The story has been adjudicated all over social media and picked up in outlets ranging from The Chronicle of Higher Education to Fox News. Ms. Chua’s retweet of a tart Megyn Kelly comment (“Tell the damn whiners to sit down,” Ms. Kelly tweeted) raised suggestions that Ms. Chua was positioning herself as a victim of “cancel culture.”
这个故事已经在社交媒体上得到广泛的裁判,从《高等教育纪事报》(The Chronicle of Higher Education)到福克斯新闻(Fox News)等媒体都在报道该事件。蔡美儿转发了梅根·凯利(Megyn Kelly)的刻薄评论(“让那些唧唧歪歪的人闭嘴吧,”凯利在推特上写道),这表明蔡美儿把自己定位为“取消文化”的受害者。
At the law school, the episode has exposed bitter divisions in a top-ranked institution struggling to adapt at a moment of roiling social change. Students regularly attack their professors, and one another, for their scholarship, professional choices and perceived political views. In a place awash in rumor and anonymous accusations, almost no one would speak on the record.
A feature of this difficult year has been increased demands from student groups. Against this backdrop, Ms. Gerken’s critics in the faculty worry that she acted too hastily in the Chua matter, prioritizing students’ concerns over a professor’s rights.
Particularly problematic, several professors said in interviews, was her reliance on the text-message dossier, prepared by a student who learned that two of his friends had gone to Ms. Chua’s house — and believed that the visits made them complicit in her, and Mr. Rubenfeld’s, behavior.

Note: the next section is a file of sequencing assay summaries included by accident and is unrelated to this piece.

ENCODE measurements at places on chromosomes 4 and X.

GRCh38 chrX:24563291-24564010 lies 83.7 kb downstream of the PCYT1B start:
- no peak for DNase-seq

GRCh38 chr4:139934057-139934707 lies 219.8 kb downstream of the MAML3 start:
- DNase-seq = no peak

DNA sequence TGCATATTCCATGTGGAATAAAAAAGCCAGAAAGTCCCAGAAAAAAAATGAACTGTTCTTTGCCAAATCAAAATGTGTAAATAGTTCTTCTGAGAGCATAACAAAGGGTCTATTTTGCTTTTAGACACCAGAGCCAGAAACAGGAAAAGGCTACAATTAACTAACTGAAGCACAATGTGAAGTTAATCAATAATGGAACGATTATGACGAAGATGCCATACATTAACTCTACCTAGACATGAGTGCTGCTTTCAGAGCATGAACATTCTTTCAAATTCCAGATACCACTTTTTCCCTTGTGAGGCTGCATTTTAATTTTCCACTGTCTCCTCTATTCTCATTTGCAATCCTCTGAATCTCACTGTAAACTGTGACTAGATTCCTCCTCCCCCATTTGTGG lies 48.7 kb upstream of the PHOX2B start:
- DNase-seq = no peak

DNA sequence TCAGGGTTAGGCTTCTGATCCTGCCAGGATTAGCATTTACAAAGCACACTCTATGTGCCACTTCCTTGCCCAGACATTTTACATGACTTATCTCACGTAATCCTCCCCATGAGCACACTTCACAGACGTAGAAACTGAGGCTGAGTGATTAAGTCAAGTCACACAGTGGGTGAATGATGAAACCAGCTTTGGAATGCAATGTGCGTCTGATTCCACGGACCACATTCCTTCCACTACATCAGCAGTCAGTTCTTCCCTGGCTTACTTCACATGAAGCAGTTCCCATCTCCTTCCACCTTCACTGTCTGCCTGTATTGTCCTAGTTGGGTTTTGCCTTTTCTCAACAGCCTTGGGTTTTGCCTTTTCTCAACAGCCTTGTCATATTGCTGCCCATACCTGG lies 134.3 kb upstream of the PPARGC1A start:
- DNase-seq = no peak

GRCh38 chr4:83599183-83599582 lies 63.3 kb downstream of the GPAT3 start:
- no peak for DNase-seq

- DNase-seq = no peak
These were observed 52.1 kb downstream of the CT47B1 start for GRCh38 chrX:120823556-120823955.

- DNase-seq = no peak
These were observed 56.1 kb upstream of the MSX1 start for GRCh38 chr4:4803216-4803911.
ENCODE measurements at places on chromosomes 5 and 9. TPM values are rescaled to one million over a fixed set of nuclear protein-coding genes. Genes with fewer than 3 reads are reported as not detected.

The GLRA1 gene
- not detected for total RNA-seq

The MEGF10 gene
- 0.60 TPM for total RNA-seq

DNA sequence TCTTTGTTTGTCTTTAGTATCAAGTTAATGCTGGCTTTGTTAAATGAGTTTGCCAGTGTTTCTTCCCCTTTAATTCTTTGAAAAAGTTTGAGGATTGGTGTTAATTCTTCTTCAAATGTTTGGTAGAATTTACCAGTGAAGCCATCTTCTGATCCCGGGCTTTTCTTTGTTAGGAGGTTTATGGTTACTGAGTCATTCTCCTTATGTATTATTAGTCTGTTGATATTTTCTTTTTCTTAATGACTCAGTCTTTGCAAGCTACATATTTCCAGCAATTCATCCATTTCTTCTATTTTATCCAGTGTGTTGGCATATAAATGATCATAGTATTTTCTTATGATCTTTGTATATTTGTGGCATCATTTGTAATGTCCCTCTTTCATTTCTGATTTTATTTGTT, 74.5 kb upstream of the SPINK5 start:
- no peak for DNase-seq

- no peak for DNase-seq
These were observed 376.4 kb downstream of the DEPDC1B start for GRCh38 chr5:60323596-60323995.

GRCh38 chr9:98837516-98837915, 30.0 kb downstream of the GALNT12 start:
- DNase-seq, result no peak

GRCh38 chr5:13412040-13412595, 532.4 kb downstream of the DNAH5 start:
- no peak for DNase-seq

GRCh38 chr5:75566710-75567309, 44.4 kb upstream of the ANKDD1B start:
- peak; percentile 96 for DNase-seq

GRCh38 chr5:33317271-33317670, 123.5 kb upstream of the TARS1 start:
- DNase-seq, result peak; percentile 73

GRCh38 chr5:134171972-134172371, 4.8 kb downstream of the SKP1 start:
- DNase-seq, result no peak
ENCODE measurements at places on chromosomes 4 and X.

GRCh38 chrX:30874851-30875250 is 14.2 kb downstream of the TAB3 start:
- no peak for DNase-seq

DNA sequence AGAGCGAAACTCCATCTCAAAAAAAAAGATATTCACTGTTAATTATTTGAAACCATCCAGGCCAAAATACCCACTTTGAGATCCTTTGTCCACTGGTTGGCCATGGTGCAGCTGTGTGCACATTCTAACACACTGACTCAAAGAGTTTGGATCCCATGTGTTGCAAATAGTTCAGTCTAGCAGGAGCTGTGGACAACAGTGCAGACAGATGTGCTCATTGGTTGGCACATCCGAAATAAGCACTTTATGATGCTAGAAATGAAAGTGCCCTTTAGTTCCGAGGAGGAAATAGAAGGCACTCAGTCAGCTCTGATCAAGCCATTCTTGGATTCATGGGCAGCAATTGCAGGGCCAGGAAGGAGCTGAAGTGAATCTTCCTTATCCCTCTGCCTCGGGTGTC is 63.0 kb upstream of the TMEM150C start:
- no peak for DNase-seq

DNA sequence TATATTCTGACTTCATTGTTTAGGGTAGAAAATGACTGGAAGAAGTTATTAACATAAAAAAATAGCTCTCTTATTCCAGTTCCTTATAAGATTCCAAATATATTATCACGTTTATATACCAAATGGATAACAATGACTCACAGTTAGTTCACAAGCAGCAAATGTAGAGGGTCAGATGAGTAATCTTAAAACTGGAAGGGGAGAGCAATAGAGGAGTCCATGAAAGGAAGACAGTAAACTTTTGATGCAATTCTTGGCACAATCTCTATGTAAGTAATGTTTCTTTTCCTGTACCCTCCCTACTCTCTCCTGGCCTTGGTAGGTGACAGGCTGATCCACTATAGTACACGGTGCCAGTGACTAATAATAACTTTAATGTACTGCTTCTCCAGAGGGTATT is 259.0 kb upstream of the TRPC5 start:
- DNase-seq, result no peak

It is a curious document. Among other things, the aggrieved student’s text messages show him repeatedly asking one of the friends to admit to meeting judges there, and the friend repeatedly denying it. (“if you promise to keep it between us, i’ll tell you — it was Chief Justice John Marshall,” the friend finally texts, in an exasperated reference to the long-deceased jurist.)
这是一份奇怪的文件。此外,这名忿忿不平的学生的消息显示,他多次要求其中一名朋友承认曾在那里见过一些法官,而这名朋友则多次否认。(“如果你保证不告诉别人,我就告诉你——那是首席大法官约翰·马歇尔[John Marshall],”这位朋友最后发去消息,恼怒地提到这位早已去世的法官。)
Ms. Gerken referred to the dossier at an April 21 faculty meeting as evidence of Ms. Chua’s misconduct. Several professors who saw the material said in interviews that they were shocked at how unpersuasive it was.
“Evidence of what?” one asked. Another called it “tattletale espionage.”
“Where are we — in Moscow in 1953, when children were urged to report on their parents and siblings?” the professor said.
A couple beset by controversy
Provocative and gregarious, Ms. Chua and her husband have long attracted attention at Yale Law School.
But the two are divisive figures, and not just because of “Tiger Mother,” Ms. Chua’s tough-love parenting memoir, or the rumors dating back years of Mr. Rubenfeld’s inappropriate behavior toward female students. At a time of left-leaning orthodoxy, Mr. Rubenfeld seems intent on pushing the envelope. After he wrote a New York Times opinion essay in 2014 questioning the fairness of campus sexual-assault findings, dozens of students signed a letter of protest.
For Ms. Chua, similar trouble arrived in 2018, when Brett M. Kavanaugh, a Yale Law graduate, was nominated for the Supreme Court and she praised him as a fine mentor of women. (Her older daughter had been hired to clerk for him, and took the job after his elevation.) On a campus wracked by bitter anti-Kavanaugh protests, her views were regarded as a betrayal, especially when it emerged that she was said to have told students that Judge Kavanaugh’s female clerks “looked like models.” Suddenly, her reputation as someone who could help students get judicial clerkships was regarded as a negative.